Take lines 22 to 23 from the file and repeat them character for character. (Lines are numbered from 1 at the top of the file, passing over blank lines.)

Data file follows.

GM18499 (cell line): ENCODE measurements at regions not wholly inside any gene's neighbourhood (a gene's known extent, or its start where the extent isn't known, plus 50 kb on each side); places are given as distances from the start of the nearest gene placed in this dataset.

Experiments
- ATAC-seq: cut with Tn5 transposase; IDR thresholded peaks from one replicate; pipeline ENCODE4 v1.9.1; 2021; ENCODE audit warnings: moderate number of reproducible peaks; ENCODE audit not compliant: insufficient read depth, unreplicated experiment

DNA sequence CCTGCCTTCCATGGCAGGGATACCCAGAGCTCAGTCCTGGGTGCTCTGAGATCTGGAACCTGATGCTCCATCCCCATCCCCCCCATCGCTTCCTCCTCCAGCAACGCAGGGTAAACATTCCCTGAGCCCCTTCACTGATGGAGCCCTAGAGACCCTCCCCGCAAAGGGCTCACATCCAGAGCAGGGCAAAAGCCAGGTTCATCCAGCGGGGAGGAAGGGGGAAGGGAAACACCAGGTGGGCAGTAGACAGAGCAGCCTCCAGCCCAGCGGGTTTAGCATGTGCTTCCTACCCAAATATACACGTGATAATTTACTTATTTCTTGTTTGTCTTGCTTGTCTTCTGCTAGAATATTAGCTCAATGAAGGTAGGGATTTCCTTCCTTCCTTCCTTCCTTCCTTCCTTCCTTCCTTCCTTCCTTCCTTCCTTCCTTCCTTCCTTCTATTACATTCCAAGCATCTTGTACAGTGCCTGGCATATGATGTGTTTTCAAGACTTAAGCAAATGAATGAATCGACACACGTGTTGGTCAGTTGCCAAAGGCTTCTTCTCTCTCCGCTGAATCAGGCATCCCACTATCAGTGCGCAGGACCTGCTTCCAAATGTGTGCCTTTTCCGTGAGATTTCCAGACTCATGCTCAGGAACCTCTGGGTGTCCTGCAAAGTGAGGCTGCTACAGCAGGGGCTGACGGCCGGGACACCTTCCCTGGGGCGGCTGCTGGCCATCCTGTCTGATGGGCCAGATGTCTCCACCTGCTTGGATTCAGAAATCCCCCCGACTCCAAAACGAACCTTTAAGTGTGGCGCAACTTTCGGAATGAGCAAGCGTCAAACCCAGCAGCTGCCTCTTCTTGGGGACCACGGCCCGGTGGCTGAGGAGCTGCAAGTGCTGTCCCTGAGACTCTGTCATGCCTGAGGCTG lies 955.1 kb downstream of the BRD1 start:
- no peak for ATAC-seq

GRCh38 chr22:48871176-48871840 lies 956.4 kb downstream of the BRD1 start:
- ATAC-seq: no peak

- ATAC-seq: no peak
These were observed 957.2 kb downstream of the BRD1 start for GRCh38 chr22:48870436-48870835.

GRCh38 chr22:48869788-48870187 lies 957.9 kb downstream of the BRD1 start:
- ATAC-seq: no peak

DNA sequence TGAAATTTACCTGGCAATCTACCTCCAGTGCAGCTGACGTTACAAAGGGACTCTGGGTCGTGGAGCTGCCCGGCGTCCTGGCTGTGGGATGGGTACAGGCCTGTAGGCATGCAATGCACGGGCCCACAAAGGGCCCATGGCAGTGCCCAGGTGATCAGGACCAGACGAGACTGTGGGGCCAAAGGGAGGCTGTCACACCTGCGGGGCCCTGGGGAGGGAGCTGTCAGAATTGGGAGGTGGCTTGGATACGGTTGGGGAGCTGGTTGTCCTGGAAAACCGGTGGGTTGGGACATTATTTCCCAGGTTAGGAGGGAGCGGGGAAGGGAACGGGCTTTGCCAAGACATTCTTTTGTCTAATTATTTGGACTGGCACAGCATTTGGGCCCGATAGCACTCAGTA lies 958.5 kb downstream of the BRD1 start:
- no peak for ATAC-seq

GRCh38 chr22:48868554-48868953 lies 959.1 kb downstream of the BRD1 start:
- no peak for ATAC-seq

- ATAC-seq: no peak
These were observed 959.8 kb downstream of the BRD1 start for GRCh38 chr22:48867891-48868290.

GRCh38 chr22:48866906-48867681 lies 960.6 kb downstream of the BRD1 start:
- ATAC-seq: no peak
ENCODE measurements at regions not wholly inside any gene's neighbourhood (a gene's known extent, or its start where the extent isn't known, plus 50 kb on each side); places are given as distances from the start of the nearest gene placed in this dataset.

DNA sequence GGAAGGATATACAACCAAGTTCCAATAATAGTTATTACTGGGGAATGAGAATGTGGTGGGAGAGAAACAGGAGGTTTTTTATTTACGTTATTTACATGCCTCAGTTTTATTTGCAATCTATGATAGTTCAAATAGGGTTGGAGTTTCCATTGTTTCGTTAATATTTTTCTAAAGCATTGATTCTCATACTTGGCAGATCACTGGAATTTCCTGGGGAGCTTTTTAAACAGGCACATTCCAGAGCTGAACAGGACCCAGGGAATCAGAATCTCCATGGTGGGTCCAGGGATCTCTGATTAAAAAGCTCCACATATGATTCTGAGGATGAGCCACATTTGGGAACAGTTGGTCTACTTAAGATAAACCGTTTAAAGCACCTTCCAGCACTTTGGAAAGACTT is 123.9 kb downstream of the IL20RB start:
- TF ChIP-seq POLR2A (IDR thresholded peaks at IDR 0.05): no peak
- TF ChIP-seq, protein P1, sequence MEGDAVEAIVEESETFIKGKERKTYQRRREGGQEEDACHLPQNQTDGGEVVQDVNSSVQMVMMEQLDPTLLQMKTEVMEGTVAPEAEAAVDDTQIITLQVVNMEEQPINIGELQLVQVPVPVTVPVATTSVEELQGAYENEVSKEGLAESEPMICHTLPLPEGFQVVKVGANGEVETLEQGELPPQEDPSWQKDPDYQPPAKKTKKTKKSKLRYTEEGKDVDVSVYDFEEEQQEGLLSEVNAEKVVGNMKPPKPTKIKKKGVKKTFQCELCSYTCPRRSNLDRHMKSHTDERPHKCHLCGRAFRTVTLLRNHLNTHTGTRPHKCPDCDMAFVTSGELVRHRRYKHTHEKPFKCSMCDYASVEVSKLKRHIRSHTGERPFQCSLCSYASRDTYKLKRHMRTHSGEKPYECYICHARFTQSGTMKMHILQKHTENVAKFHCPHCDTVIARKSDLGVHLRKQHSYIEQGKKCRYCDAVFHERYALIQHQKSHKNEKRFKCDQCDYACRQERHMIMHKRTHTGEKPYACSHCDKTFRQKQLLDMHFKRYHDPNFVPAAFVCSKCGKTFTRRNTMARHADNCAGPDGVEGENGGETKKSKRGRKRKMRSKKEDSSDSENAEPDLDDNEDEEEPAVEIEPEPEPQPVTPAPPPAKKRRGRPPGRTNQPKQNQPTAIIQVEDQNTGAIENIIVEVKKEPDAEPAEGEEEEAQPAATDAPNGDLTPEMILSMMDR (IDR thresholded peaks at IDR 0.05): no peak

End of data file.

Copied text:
- TF ChIP-seq POLR2A (IDR thresholded peaks at IDR 0.05): no peak
- TF ChIP-seq, protein P1, sequence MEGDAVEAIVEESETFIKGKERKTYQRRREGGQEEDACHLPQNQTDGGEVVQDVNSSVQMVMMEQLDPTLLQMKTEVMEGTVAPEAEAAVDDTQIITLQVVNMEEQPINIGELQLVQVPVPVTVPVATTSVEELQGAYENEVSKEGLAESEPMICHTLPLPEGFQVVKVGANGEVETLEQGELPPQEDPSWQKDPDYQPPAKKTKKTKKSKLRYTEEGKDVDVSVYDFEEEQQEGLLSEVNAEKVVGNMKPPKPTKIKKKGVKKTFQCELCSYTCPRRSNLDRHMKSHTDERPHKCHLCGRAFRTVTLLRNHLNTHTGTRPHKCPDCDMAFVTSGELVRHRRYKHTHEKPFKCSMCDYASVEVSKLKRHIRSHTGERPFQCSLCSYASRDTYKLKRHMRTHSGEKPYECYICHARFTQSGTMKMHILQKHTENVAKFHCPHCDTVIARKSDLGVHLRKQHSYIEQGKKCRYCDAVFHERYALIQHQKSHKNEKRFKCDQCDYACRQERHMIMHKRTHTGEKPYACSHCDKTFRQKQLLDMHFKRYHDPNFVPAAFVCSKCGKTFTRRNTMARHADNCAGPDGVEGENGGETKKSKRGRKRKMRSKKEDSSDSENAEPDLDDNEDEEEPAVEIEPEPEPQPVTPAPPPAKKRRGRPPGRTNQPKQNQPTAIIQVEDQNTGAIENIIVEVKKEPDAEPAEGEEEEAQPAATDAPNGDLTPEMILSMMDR (IDR thresholded peaks at IDR 0.05): no peak